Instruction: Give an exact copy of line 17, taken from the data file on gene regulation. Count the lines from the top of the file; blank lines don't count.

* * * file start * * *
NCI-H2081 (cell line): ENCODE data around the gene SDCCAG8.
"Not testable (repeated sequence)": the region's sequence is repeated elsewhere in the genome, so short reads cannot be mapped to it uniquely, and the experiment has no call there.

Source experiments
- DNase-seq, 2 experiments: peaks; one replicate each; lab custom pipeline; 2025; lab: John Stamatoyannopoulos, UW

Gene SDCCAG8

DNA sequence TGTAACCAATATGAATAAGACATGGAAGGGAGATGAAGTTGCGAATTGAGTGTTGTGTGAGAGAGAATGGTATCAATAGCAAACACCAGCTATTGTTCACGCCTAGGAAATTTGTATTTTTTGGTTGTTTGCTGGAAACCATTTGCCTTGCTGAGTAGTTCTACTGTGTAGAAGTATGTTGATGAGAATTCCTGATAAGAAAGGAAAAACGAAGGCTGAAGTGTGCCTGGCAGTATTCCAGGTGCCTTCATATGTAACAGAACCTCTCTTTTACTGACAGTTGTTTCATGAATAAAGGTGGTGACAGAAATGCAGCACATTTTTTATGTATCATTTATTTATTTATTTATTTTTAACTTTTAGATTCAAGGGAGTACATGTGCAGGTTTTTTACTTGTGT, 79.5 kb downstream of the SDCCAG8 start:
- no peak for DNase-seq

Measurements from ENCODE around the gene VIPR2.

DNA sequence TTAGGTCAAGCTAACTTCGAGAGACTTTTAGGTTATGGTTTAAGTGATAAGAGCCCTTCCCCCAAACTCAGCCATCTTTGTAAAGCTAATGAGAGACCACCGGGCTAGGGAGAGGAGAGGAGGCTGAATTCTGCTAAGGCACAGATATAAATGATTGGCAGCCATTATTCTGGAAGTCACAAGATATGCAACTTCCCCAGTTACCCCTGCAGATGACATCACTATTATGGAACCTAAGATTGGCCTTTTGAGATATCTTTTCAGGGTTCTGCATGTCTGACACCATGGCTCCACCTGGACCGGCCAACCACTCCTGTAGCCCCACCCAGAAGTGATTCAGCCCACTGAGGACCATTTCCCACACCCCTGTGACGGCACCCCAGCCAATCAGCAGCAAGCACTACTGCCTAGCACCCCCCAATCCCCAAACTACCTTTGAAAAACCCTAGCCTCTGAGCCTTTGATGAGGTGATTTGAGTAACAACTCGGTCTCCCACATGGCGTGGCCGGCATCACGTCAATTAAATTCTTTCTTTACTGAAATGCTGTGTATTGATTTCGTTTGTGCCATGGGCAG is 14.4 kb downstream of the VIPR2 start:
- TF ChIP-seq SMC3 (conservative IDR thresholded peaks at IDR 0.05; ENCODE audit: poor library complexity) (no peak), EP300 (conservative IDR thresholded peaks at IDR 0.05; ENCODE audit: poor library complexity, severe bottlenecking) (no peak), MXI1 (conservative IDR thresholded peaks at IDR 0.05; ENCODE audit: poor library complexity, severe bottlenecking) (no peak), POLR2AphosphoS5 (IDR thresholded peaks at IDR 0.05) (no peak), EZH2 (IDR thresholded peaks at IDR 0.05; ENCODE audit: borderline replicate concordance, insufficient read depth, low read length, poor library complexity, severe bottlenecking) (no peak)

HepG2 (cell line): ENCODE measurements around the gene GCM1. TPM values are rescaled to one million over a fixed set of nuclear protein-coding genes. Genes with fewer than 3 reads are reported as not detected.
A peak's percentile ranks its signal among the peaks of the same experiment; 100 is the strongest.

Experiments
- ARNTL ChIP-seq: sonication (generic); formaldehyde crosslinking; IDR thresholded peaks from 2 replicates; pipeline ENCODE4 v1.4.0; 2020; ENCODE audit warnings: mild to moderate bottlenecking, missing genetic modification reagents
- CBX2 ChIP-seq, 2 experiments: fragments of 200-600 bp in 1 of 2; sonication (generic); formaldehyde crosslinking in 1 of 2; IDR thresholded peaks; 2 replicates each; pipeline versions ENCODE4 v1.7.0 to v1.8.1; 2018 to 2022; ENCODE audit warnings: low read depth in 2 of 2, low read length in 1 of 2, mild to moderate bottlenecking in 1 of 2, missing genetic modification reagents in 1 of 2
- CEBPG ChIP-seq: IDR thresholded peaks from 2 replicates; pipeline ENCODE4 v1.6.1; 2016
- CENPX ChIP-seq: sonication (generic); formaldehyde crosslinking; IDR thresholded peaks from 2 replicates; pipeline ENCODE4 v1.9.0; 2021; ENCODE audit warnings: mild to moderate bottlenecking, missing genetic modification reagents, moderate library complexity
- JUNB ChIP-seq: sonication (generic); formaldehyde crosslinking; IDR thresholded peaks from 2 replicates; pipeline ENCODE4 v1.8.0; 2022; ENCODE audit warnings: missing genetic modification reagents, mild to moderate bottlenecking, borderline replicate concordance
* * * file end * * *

- CENPX ChIP-seq: sonication (generic); formaldehyde crosslinking; IDR thresholded peaks from 2 replicates; pipeline ENCODE4 v1.9.0; 2021; ENCODE audit warnings: mild to moderate bottlenecking, missing genetic modification reagents, moderate library complexity